Monday, October 15, 2007

O.J.'s Book "like staring straight into an open sewer"

Book reviewer Rod Liddle, in the first two paragraphs of his review in the Sunday Times of London, completely destroyed O.J. Simpson's supposed book and everyone responsible for placing the thing in bookstores around the world.

It's hard to fault anything that Liddle had to say.

Now, here’s a thing. A book that is simultaneously morally disgusting and excruciatingly dull. A filthy little project that, although extremely brief (there’s a lot of padding in those 208 pages), succeeds in both boring the reader beyond endurance and making him gag. Hurry, hurry, while stocks last, etc.

On the other hand, the stuff about the book — how it came into being and why — is quite compelling, in the same way that staring straight into an open sewer can be quite compelling for a while. What’s going to float along next? That old thing horrified fascination, I suppose.
Now, why did the Goldmans decide, in effect, to collaborate with the repulsive man who had killed their son? One answer — which you can believe, if you like — is in the lengthy foreword to the book from the Goldman family. Was it for the dosh, the greenbacks, the moolah? No, no, no — heaven forfend! “So here we sit,” they write, “having to take on this incredibly controversial book project, which many deemed abhorrent, disgusting and dirty, and turn it into something powerful and positive. Having read the manuscript in great detail, we are more determined than ever to put this product out into the world as an exposé of a murderer.”

Ah, we see. Well, I suppose they’ve turned it into something that their bank manager would undoubtedly see as “powerful and positive”; but the whole world suspects that Simpson was the murderer, particularly after he was found liable in the civil suit. So your point is? Indeed, the entire foreword is an emetic, prolonged whine of self-justification ineffectively masking self-interest and financial greed.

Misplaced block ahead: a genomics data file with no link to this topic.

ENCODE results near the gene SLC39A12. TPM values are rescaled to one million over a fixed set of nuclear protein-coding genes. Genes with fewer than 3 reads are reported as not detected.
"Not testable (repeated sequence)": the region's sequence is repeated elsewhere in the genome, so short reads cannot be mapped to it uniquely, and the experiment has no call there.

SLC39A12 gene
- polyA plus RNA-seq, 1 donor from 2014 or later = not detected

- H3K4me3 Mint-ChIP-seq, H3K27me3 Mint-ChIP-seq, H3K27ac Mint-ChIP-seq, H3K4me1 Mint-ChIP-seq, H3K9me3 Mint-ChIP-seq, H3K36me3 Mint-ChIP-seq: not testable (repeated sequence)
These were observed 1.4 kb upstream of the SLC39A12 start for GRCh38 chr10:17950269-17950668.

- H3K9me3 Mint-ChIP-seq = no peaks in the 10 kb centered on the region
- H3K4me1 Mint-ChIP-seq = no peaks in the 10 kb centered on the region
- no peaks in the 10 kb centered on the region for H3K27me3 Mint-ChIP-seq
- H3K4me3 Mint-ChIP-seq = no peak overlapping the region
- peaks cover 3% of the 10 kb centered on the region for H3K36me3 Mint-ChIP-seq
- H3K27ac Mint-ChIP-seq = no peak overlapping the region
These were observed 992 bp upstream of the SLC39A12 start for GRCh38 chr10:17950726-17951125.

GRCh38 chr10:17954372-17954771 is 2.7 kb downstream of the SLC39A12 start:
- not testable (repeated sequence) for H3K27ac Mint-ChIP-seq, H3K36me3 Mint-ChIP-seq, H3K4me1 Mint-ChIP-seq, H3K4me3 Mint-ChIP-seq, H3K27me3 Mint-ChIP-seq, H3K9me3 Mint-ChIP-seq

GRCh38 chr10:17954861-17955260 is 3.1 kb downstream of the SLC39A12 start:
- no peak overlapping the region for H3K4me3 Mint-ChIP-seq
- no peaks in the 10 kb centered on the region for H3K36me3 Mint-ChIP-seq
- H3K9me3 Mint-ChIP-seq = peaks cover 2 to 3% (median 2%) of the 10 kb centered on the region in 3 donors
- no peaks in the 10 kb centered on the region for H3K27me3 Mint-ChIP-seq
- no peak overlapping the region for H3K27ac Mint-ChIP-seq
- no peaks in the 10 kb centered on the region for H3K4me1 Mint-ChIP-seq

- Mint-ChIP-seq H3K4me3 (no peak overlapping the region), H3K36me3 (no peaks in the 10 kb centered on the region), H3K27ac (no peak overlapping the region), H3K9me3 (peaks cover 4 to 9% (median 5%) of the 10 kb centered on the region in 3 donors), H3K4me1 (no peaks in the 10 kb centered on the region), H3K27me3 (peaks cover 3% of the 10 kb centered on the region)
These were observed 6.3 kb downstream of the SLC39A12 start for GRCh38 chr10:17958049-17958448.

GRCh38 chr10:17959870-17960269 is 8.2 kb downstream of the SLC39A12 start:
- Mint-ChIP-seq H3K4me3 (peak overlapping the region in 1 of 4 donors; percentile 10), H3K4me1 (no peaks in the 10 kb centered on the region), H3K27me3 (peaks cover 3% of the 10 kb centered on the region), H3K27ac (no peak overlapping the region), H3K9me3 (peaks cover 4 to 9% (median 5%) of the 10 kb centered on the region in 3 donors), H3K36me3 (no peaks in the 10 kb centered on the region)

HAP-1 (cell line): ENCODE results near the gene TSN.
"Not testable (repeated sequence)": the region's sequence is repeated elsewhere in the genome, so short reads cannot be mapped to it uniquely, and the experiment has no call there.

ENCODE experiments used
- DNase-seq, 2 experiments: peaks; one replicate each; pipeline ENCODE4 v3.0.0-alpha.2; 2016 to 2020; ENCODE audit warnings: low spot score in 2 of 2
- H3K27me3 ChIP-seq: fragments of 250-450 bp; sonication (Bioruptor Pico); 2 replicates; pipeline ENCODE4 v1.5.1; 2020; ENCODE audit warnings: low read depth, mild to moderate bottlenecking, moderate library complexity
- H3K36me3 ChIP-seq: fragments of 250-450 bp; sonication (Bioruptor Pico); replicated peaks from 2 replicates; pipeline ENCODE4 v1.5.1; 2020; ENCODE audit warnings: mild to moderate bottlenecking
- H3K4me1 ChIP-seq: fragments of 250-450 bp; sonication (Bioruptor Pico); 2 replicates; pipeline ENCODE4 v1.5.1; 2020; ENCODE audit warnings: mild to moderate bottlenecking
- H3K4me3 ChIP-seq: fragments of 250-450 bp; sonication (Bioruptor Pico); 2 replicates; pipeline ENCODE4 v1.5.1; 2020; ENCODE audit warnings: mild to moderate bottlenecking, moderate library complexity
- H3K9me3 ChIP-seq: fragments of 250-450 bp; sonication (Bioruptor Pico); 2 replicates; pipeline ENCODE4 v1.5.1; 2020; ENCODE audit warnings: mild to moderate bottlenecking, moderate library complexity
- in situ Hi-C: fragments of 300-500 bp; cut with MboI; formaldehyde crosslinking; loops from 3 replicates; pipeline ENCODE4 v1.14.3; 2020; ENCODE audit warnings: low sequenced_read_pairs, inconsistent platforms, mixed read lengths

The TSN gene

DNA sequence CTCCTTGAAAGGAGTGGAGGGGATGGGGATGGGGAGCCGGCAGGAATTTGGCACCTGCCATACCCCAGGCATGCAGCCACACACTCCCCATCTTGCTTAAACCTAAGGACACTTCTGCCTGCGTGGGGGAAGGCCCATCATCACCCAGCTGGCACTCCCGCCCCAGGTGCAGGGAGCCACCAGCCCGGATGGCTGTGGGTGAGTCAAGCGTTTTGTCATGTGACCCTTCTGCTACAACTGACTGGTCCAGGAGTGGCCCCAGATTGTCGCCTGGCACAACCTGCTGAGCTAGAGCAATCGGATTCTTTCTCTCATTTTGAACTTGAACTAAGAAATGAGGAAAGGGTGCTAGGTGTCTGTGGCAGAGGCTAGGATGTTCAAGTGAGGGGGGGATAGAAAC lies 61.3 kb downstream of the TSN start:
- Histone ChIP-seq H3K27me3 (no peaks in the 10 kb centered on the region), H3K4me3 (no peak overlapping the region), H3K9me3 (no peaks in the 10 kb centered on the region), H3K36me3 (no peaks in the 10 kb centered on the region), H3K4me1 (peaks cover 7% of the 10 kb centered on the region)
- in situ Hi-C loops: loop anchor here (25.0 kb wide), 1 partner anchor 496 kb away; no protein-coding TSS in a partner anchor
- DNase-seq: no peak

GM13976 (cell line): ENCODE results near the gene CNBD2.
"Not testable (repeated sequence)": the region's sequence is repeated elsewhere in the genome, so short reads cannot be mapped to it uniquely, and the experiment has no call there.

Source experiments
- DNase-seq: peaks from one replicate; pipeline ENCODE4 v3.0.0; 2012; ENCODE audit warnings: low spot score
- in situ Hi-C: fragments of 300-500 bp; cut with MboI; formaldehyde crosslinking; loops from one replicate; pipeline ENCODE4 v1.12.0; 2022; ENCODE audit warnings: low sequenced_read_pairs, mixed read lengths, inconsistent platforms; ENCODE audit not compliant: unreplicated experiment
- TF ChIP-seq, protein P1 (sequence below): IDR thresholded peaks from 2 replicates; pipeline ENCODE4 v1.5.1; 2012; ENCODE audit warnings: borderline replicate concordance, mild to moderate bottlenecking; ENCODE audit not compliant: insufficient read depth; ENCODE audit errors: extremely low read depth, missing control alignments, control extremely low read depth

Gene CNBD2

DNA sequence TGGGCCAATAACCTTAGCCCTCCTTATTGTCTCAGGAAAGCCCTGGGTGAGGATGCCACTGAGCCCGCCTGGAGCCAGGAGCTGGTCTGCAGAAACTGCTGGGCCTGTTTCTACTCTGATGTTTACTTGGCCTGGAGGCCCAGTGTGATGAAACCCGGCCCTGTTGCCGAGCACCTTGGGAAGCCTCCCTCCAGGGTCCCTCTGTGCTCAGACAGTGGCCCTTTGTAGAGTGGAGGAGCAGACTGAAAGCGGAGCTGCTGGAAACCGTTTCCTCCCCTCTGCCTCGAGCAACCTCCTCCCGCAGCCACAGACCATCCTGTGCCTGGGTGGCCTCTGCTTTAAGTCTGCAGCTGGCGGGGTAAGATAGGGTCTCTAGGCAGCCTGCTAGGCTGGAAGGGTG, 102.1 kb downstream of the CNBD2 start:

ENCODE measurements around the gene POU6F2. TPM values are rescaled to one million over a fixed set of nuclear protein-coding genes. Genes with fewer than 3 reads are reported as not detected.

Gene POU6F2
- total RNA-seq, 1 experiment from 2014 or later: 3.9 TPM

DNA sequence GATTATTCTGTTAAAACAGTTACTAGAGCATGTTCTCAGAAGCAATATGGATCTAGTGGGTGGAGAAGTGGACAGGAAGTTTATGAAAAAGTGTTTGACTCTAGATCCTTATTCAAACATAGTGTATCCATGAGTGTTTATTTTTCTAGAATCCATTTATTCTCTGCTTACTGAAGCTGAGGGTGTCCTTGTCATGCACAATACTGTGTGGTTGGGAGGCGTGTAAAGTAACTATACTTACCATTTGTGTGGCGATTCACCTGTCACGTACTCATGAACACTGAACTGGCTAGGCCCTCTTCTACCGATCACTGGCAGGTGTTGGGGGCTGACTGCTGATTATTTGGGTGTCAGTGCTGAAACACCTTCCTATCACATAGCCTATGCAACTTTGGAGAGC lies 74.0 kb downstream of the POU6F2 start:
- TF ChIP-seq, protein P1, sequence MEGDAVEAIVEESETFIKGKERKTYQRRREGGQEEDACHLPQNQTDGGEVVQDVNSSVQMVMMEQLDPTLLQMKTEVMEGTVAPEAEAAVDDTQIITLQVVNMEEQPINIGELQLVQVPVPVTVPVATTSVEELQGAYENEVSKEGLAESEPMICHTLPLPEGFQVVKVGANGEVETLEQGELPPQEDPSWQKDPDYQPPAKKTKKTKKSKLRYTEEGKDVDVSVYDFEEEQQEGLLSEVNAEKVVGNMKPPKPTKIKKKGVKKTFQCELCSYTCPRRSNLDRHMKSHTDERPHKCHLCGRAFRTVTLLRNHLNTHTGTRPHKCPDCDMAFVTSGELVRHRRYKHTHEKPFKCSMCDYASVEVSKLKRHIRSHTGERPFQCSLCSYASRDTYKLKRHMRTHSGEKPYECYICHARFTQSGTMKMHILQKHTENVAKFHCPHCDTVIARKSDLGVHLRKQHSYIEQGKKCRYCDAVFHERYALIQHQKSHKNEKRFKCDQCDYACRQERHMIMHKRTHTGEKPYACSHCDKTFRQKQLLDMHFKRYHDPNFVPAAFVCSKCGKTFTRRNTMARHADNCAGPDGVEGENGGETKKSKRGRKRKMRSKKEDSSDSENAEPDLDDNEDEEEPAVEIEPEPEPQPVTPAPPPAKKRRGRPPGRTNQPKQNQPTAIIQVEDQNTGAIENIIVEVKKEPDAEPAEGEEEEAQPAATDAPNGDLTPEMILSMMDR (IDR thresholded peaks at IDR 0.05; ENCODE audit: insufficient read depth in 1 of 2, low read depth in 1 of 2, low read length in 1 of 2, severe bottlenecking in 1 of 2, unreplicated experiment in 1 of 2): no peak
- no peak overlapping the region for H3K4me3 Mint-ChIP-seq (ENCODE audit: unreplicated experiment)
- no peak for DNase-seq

Incidentally, the family of Nicole Brown Simpson objected to the whole shebang. Thank the Lord, you might be thinking, for a bereaved family with a sense of dignity and decency. But then you learn that they applied, unsuccessfully, to the court for a chunk of the profits.

The “If I Did It” bit, by OJ himself (via the third-rate, bland hackery of the benighted Fenjves, employing the grammar, the turn of phrase, the recourse to cliché, and all the psychological insight of a moron), is not remotely worth reading.
Well, that about says it all. No one involved in this fiasco seems to be thinking about much but how much money they can squeeze from the brutal deaths of two people. How horrible is that?

Read the whole column here.


  1. John, I only wish I had said it myself. It's a near perfect description of that whole fiasco, IMO.

  2. Aye, incredibly well-said. I'm still caught between the cynical part of me, which isn't at all surprised that the book sold so well, and the part of me that is amazed anyone could even touch it.

  3. Heather, I do have to wonder who is buying this book...probably the same folks who are so intrigued by what Britney Spears is spaced out on today, would be my guess. Oh well, a fool and his money are soon parted...